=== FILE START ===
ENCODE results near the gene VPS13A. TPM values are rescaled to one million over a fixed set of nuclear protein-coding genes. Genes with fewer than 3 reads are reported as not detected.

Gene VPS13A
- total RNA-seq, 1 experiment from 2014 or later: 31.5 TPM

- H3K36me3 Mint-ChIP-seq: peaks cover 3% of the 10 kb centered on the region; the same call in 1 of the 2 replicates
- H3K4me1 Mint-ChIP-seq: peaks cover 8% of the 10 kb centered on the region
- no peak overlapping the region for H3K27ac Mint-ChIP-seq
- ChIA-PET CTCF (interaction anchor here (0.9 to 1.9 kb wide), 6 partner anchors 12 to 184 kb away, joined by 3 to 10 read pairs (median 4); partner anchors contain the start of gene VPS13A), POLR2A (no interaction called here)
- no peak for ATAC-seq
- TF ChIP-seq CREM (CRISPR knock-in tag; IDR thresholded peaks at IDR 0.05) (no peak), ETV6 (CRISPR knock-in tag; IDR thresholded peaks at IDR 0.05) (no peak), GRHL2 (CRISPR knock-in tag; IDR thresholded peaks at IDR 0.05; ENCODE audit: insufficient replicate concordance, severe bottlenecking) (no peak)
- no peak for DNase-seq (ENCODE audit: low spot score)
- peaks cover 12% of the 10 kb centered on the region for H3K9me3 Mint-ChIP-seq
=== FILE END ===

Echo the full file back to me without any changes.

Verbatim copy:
ENCODE results near the gene VPS13A. TPM values are rescaled to one million over a fixed set of nuclear protein-coding genes. Genes with fewer than 3 reads are reported as not detected.

Gene VPS13A
- total RNA-seq, 1 experiment from 2014 or later: 31.5 TPM

- H3K36me3 Mint-ChIP-seq: peaks cover 3% of the 10 kb centered on the region; the same call in 1 of the 2 replicates
- H3K4me1 Mint-ChIP-seq: peaks cover 8% of the 10 kb centered on the region
- no peak overlapping the region for H3K27ac Mint-ChIP-seq
- ChIA-PET CTCF (interaction anchor here (0.9 to 1.9 kb wide), 6 partner anchors 12 to 184 kb away, joined by 3 to 10 read pairs (median 4); partner anchors contain the start of gene VPS13A), POLR2A (no interaction called here)
- no peak for ATAC-seq
- TF ChIP-seq CREM (CRISPR knock-in tag; IDR thresholded peaks at IDR 0.05) (no peak), ETV6 (CRISPR knock-in tag; IDR thresholded peaks at IDR 0.05) (no peak), GRHL2 (CRISPR knock-in tag; IDR thresholded peaks at IDR 0.05; ENCODE audit: insufficient replicate concordance, severe bottlenecking) (no peak)
- no peak for DNase-seq (ENCODE audit: low spot score)
- peaks cover 12% of the 10 kb centered on the region for H3K9me3 Mint-ChIP-seq